On the financial results front, revenue increased nearly $1 million or 13% to $8.5 million in comparison to the first quarter of last fiscal year. Booking grew in dollar terms by twice as much as the increase in revenues, moving higher by $2 million or 30% to $8.7 million in comparison to the first quarter of last fiscal year. Our 12-month backlog was approximately $14 million at September 30, 2018, representing an increase of over $1 million from both the $12.8 million at June 30, 2018, and the $12.9 million a year ago. Backlog at the end of fiscal 2019 stood at a record level for the company. On the research and product development front, the most important achievement, in the quarter, surrounds our new line of infrared products. In mid-June, we announced comprehensive production capabilities and global availability for a new line of infrared lenses made from chalcogenide compound. This compound is developed and grown internally by LightPath to produce Black Diamond glass, which has been trademarked and marked as -- marketed as BD6. I'll talk more about this product further on in my remarks. But in terms of progress in the first quarter, we added several more lenses to our portfolio and secured a number of large and important contracts. On the corporate development and management front in the first quarter, we streamlined our operations to maximize more profitable growth, which included a consolidation of our product groups down from 5 to 3 and organized our target markets by industry. Under the guidance of our strength and management team, which included bolstering of our finance and sales leadership, with the start of fiscal 2019, we organized our business with the goals of improving our time to market, maximizing sales opportunity and reducing redundant costs. On the -- our business has been consolidated from 5 product groups into 3: Infrared, or IR optical products; precision-molded, or PMO products, which now includes both used what we used to refer to as low-volume and high-volume precision-molded optics; and specialty products, which now includes nonrecurring engineering, or NRE projects.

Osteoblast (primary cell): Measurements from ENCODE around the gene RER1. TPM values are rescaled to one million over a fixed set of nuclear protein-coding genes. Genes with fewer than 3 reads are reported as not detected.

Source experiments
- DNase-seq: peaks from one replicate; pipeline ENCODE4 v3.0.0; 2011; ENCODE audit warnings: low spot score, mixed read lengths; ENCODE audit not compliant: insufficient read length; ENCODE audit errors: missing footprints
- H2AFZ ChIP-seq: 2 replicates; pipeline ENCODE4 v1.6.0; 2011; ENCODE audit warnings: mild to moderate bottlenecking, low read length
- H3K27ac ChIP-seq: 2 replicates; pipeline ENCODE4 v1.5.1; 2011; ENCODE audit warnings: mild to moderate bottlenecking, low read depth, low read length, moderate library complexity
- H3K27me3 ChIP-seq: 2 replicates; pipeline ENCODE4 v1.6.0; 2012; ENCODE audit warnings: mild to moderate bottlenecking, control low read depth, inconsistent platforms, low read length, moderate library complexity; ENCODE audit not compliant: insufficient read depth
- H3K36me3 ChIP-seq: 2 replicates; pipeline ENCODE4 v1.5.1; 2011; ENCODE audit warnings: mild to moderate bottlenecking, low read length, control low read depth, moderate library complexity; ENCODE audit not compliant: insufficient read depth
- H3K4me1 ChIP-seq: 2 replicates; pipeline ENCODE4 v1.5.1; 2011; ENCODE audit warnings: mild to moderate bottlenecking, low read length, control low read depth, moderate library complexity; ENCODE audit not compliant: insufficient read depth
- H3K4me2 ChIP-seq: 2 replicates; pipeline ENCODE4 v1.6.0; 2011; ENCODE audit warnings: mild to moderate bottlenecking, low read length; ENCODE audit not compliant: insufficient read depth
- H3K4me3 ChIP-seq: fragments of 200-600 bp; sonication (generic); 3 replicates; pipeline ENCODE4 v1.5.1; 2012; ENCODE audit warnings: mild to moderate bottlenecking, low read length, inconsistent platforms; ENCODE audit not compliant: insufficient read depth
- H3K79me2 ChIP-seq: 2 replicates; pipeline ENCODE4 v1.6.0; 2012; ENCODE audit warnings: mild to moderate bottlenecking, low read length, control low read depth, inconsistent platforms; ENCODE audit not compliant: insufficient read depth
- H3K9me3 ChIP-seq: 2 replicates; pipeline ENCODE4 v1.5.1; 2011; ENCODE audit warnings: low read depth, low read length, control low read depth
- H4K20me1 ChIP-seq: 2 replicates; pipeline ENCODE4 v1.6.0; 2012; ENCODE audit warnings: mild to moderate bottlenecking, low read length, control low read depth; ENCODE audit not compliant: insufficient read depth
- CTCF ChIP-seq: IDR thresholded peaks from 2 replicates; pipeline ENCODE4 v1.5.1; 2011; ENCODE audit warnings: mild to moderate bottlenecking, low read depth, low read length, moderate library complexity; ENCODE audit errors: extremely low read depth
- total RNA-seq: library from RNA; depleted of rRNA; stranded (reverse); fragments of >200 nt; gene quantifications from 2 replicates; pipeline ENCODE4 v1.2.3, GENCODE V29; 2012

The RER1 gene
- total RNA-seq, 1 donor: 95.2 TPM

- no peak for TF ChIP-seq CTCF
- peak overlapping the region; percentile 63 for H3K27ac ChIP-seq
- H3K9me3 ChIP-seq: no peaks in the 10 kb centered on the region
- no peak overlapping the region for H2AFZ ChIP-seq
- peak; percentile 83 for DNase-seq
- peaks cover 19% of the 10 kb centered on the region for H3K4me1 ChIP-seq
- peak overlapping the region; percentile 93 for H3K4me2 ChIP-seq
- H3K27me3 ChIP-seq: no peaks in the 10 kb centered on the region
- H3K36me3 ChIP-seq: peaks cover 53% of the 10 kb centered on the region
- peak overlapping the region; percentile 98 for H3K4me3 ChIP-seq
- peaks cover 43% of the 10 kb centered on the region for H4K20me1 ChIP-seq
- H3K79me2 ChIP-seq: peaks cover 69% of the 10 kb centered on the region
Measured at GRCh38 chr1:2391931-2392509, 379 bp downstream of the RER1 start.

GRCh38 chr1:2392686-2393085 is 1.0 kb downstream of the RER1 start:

For sales and marketing purposes, our major markets include our catalog business and distributors, commercial, defense, industrial, medical and telecommunications and network. Followers of LightPath may have read some of our press releases in the past month or so, in which we detailed new orders in terms of our industrial classification. We believe this will help facilitate customer acquisition and enhanced understanding of the practical applications of our increasing product lines. Customers in each of these markets may now select the best optical technologies that suit their needs from the LightPath's entire suite of products. This strategy is availing us to more cross-selling opportunities, particularly where we can leverage our knowledge base of technical requirements against our expanding design library. We believe that we are seeing success from this strategy as evidenced by our increasing backlog of orders. At the center of this streamlining, among other initiatives, is our intent to elevate our gross margin to a sustainably higher level. It is important for investors to understand where we believe our gross margin should be. Before our transformational thrust into the infrared business, our gross margins had gone from 36% in fiscal 2012 to 54% in fiscal 2016, as revenues went from $11.3 million to $17.3 million in the same time span. Today, our PMO gross margins are still at the level -- at that level depending on the product mix. With the PMO business during the last few quarters being impacted by lower volumes from the higher-margin telecommunication sector, our gross margins for all PMO revenue in these periods were a bit lower. The good news here is we have seen a marked increase in new orders for our telecommunication product, up 58% in Q1 from -- Q1 2019 from Q4 of 2018. With the inclusion of the IR product revenues, our consolidated gross margin was naturally reduced since IR products have a higher material cost and longer processing time. IR revenues went from less than 10% of total revenues to approximately 50% due to our ability to grow this business and the acquisition of ISP Optics in December of 2016. In fact, first quarter fiscal IR revenues of $5 million represented 58% of total revenues. Today, the majority of this new business has been based in the standard materials for infrared: germanium, zinc selenide, et cetera. These materials have volatile prices, which has impacted our manufacturing costs. As we convert many of these products to our BD6 material and add a molded component, we will see significant improvement in our margins. We intend to make this IR business more profitable in much the same way we improved our PMO profitability. The ongoing relocation of our New York operation, which was acquired with ISP, to our other facilities in Orlando, Florida and Riga, Latvia is another key step in margin improvement. This relocation was even more necessary as volume production requirements had increased with accelerating adoption of our expanding line of proprietary infrared lenses. As anyone might expect in this process, we are incurring redundant costs for overhead and personnel, have had to invest in additional equipment and have seen a temporary volume efficiency decline given the obvious productivity-level challenges when jobs are being moved.